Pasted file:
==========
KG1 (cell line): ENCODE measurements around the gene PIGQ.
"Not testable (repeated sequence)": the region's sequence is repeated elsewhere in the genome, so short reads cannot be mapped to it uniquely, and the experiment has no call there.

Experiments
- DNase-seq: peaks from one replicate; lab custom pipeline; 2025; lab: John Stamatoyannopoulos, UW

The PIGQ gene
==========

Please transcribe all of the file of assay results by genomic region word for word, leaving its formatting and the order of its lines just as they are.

KG1 (cell line): ENCODE measurements around the gene PIGQ.
"Not testable (repeated sequence)": the region's sequence is repeated elsewhere in the genome, so short reads cannot be mapped to it uniquely, and the experiment has no call there.

Experiments
- DNase-seq: peaks from one replicate; lab custom pipeline; 2025; lab: John Stamatoyannopoulos, UW

The PIGQ gene